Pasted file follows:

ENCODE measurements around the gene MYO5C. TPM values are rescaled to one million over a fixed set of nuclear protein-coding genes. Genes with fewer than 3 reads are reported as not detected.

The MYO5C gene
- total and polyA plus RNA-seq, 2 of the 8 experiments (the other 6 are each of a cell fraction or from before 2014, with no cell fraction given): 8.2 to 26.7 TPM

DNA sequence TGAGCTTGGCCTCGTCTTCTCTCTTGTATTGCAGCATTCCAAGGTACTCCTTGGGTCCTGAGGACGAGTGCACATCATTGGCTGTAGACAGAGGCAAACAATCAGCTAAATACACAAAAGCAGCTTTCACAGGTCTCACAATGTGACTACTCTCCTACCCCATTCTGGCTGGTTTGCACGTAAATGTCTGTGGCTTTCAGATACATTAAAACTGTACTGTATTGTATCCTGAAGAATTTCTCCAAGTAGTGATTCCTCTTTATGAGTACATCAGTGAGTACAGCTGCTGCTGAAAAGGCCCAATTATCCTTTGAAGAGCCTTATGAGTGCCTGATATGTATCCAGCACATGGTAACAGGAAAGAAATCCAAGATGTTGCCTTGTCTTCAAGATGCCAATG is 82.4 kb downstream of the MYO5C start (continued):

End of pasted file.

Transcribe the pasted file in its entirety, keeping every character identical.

ENCODE measurements around the gene MYO5C. TPM values are rescaled to one million over a fixed set of nuclear protein-coding genes. Genes with fewer than 3 reads are reported as not detected.

The MYO5C gene
- total and polyA plus RNA-seq, 2 of the 8 experiments (the other 6 are each of a cell fraction or from before 2014, with no cell fraction given): 8.2 to 26.7 TPM

DNA sequence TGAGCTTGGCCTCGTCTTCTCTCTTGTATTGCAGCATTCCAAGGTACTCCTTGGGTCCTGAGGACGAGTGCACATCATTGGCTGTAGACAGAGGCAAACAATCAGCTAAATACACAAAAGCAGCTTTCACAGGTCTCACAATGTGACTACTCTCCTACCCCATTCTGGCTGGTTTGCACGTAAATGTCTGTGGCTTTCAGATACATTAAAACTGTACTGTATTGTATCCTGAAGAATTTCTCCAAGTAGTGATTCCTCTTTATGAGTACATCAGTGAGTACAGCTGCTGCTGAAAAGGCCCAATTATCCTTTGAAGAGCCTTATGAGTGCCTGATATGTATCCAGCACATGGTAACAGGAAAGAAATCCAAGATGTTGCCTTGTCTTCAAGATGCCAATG is 82.4 kb downstream of the MYO5C start (continued):